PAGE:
The suspect’s lawyer, Rainer Pohlen, told the New York Times that the work of Zuroff and his colleagues at the Simon Wiesenthal Center “certainly had an effect” on that case being brought to trial. “I do believe that the German legal system looked the other way for decades after World War II. Much was swept under the rug,” Pohlen said. (He did not respond to TIME’s requests for further comment.)
Zuroff took that as a vindication of his efforts. Usually, he says, his interactions with German prosecutors “are mostly a one-way conversation.” He passes along tips and information, but the authorities do not tell him whether they are using any of them in any of their investigations. “Sometimes I think they wish we would go away,” he says. “They are a bureaucracy. They move slowly. And we are trying to expedite the process as much as possible.”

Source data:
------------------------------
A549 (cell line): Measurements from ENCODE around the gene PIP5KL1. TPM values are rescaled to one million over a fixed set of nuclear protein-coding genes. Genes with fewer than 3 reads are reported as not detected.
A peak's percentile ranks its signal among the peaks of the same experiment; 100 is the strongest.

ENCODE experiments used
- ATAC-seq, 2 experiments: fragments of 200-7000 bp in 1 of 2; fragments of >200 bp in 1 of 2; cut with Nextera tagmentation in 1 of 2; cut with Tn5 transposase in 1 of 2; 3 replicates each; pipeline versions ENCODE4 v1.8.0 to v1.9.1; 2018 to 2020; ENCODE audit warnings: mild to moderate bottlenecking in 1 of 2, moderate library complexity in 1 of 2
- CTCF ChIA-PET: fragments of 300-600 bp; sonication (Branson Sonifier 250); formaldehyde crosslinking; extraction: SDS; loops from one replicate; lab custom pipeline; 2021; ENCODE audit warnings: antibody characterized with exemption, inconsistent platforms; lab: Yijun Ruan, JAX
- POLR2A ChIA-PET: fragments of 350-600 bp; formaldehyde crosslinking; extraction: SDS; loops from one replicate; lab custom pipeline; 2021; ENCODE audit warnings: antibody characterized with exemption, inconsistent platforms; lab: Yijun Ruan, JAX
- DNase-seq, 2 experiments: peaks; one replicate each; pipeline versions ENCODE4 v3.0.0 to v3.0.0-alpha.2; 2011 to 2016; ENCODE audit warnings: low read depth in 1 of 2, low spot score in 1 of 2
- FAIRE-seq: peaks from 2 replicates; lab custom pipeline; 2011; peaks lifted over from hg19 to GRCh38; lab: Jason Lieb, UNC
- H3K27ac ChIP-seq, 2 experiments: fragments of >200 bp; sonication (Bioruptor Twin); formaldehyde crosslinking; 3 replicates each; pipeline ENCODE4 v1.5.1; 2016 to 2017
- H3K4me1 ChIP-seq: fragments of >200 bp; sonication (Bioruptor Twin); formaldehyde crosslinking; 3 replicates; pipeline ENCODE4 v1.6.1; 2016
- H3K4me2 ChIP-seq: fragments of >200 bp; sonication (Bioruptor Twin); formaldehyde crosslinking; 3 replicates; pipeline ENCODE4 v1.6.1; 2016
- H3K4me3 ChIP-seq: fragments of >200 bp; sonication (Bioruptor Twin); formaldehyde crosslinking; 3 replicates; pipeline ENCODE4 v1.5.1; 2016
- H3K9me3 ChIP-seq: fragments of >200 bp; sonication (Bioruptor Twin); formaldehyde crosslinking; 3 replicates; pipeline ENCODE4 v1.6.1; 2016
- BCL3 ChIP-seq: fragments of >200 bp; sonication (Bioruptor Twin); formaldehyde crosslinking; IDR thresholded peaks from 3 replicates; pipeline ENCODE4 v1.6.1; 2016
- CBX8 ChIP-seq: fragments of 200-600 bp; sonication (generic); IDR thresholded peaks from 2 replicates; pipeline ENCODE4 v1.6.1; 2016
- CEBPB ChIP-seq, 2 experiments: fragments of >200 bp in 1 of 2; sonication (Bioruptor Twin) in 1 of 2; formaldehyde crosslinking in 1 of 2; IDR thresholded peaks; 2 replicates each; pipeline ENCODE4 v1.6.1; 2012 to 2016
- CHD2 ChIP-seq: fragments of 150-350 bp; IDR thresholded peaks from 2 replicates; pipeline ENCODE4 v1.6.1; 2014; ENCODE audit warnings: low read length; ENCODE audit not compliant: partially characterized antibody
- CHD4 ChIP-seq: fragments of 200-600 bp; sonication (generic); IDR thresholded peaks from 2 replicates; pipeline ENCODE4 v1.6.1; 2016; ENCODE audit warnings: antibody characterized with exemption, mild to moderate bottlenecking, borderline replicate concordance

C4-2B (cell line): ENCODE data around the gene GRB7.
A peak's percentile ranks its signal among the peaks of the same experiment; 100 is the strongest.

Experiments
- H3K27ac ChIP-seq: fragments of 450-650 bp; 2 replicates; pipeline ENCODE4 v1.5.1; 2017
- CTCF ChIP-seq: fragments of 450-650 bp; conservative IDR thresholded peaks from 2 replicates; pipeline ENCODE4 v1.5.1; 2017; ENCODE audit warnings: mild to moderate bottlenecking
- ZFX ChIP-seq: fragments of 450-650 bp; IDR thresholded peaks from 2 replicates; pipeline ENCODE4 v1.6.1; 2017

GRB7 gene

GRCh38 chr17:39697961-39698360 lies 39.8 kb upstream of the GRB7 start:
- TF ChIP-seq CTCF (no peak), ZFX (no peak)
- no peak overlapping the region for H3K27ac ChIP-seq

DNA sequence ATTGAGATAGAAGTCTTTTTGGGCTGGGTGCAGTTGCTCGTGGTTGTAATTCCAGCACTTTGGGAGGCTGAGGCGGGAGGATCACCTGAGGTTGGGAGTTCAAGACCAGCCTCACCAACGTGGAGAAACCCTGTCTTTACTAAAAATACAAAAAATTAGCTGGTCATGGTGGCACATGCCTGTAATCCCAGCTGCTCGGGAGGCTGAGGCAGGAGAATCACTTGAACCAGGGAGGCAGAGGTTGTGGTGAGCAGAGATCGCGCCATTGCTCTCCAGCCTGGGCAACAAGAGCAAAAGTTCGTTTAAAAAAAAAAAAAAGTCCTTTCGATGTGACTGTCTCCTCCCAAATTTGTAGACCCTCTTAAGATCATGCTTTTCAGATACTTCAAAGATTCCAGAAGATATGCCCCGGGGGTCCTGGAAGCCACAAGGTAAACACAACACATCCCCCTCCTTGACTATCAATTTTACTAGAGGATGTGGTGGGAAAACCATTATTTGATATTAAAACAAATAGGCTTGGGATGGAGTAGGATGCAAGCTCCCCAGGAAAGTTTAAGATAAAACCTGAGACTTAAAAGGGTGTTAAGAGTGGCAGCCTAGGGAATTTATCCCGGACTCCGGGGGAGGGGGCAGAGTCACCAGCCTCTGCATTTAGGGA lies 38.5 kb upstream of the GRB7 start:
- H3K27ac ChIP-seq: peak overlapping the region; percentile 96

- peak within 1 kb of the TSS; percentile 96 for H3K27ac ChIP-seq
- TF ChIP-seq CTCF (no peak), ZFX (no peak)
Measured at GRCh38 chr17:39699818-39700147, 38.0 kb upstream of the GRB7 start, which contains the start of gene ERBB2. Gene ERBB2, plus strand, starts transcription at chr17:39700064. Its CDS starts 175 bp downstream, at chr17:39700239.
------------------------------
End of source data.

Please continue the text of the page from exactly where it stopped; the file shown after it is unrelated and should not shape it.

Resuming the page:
The main hurdle to his cooperation with German authorities, Zuroff says, is the so-called Datenschutz, or data-protection laws, which forbid government agencies from disseminating any personal information about German citizens, including the names of alleged Nazi war criminals. Ironically, those laws grew out of the German desire never to repeat the country’s totalitarian past, when the private information of citizens was used to target them for persecution. “But those laws are a double-edged sword,” says Zuroff. By keeping the lists of German war veterans out of the hands of private investigators like Zuroff, “these laws are helping Nazi war criminals hide,” he says.